The 75,000 classified Afghan War reports, which were just published by Wikileaks, provide a troubling narrative of that conflict's downward spiral as President George W. Bush concentrated the American military on the neoconservative target of choice, Iraq.
Though the reports don't directly address Bush's strategic blunder, they tell the story of badly stretched U.S. forces trying to manage a complex task in Afghanistan while the Taliban, al-Qaeda and their allies in Pakistan regrouped along the border and became a dangerous adversary.
Also indirectly, the reports underscore the successful counter-strategy pursued by al-Qaeda leaders, to keep the United States bogged down in Iraq while they rebuilt their capabilities in their safe havens within the tribal territories of northwest Pakistan.
Some of that strategy was already known. For instance, one of Osama bin Laden's top lieutenants, called "Atiyah," wrote in a letter dated Dec. 11, 2005, that "prolonging the war [in Iraq] is in our interest." The letter was sent to Abu Musab al-Zarqawi, the hyper-violent leader of al-Qaeda in Iraq who was killed by a U.S. bombing raid in June 2006.
Atiyah's advice to Zarqawi had been to tone down his violence against Iraqis and to proceed more patiently in developing alliances. Al-Qaeda's leadership in Pakistan was clearly worried that Zarqawi was alienating too many Iraqis by trying to rush the war against the Americans.
It was in that context that Atiyah informed Zarqawi that the broader strategy was to keep U.S. attention on Iraq by "prolonging the war." Back in Washington, President Bush continued to play into al-Qaeda's hands by insisting that Iraq was "the central front in the war on terror."
Other intelligence information also revealed that in 2004, al-Qaeda understood that its situation along the Pakistani-Afghan border remained precarious and would improve only if Bush continued his blunderbuss approach that was alienating people across the Muslim world.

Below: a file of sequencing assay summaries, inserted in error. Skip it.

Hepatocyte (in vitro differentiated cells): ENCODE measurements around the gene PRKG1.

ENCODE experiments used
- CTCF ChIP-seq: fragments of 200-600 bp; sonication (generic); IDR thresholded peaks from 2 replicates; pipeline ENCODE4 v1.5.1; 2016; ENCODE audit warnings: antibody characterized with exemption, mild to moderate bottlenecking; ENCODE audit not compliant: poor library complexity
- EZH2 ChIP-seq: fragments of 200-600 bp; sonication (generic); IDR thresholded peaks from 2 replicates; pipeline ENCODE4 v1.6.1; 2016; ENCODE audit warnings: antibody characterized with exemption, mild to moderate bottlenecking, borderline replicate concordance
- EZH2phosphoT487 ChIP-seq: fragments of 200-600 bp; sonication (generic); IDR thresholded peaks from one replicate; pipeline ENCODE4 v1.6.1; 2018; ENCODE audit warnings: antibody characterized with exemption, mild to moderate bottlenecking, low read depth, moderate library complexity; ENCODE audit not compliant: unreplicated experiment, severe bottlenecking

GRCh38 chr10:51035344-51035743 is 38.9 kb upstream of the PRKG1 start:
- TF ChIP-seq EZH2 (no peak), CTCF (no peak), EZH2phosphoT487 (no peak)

Al-Qaeda leaders even feared that a rapid U.S. withdrawal from Iraq would cause many of its young recruits to put down their guns and go home. [For details, see Consortiumnews.com's "Al-Qaeda's Fragile Foothold."]
Bin Laden Boosts Bush
In late October 2004, U.S. intelligence analysts concluded that bin Laden released a pre-election video with the intent of helping Bush gain a second term so his war policies would continue.
Bin Laden devoted most of his harangue to denouncing Bush in what looked like a Brer Rabbit ploy of "Don't throw me in the briar patch" suggesting to American voters that whatever they do, don't give Bush a second term when that was exactly what al-Qaeda wanted.
After bin Laden's video dominated the news on the Friday before Election 2004, a meeting of senior CIA analysts began with deputy CIA director John McLaughlin observing that "bin Laden certainly did a nice favor today for the President," according to Ron Suskind's book The One Percent Doctrine, which relies heavily on CIA insiders.
"Certainly," CIA deputy associate director for intelligence Jami Miscik said, "he [bin Laden] would want Bush to keep doing what he's doing for a few more years," according to Suskind's account of the meeting.
As their internal assessment sank in, the CIA analysts drifted into silence, troubled by the implications of their own conclusions. "An ocean of hard truths before them such as what did it say about U.S. policies that bin Laden would want Bush reelected remained untouched," Suskind wrote.
If helping Bush was bin Laden's intent, the strategy appeared to work. Two last-minute polls showed Bush moving from a virtual dead heat with Sen. John Kerry, the Democratic nominee, to about a five percentage point lead. Bush then hung on to win by an official margin of less than three points.
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